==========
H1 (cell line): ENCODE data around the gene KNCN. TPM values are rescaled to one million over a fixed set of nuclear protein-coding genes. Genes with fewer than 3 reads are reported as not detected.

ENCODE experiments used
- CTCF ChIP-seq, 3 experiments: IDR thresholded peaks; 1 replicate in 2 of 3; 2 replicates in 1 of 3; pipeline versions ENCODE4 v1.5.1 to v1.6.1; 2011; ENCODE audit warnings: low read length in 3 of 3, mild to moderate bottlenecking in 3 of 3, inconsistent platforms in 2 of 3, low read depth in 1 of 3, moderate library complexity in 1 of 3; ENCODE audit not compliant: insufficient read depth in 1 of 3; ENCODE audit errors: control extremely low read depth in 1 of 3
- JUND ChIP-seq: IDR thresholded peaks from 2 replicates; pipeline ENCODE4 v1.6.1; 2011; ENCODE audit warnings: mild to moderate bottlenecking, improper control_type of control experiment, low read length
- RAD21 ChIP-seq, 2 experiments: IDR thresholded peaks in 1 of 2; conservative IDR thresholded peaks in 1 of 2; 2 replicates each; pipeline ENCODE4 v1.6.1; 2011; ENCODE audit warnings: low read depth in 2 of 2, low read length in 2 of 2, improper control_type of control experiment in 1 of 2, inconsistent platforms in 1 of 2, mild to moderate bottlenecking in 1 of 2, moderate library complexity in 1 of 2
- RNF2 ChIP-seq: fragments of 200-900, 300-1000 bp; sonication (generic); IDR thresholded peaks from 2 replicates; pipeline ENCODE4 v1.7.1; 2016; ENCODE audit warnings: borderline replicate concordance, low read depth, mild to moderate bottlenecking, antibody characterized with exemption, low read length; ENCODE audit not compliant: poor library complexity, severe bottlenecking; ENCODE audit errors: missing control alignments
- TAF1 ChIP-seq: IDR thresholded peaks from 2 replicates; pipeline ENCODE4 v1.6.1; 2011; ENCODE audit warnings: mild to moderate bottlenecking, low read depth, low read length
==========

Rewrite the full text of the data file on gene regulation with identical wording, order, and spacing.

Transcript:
H1 (cell line): ENCODE data around the gene KNCN. TPM values are rescaled to one million over a fixed set of nuclear protein-coding genes. Genes with fewer than 3 reads are reported as not detected.

ENCODE experiments used
- CTCF ChIP-seq, 3 experiments: IDR thresholded peaks; 1 replicate in 2 of 3; 2 replicates in 1 of 3; pipeline versions ENCODE4 v1.5.1 to v1.6.1; 2011; ENCODE audit warnings: low read length in 3 of 3, mild to moderate bottlenecking in 3 of 3, inconsistent platforms in 2 of 3, low read depth in 1 of 3, moderate library complexity in 1 of 3; ENCODE audit not compliant: insufficient read depth in 1 of 3; ENCODE audit errors: control extremely low read depth in 1 of 3
- JUND ChIP-seq: IDR thresholded peaks from 2 replicates; pipeline ENCODE4 v1.6.1; 2011; ENCODE audit warnings: mild to moderate bottlenecking, improper control_type of control experiment, low read length
- RAD21 ChIP-seq, 2 experiments: IDR thresholded peaks in 1 of 2; conservative IDR thresholded peaks in 1 of 2; 2 replicates each; pipeline ENCODE4 v1.6.1; 2011; ENCODE audit warnings: low read depth in 2 of 2, low read length in 2 of 2, improper control_type of control experiment in 1 of 2, inconsistent platforms in 1 of 2, mild to moderate bottlenecking in 1 of 2, moderate library complexity in 1 of 2
- RNF2 ChIP-seq: fragments of 200-900, 300-1000 bp; sonication (generic); IDR thresholded peaks from 2 replicates; pipeline ENCODE4 v1.7.1; 2016; ENCODE audit warnings: borderline replicate concordance, low read depth, mild to moderate bottlenecking, antibody characterized with exemption, low read length; ENCODE audit not compliant: poor library complexity, severe bottlenecking; ENCODE audit errors: missing control alignments
- TAF1 ChIP-seq: IDR thresholded peaks from 2 replicates; pipeline ENCODE4 v1.6.1; 2011; ENCODE audit warnings: mild to moderate bottlenecking, low read depth, low read length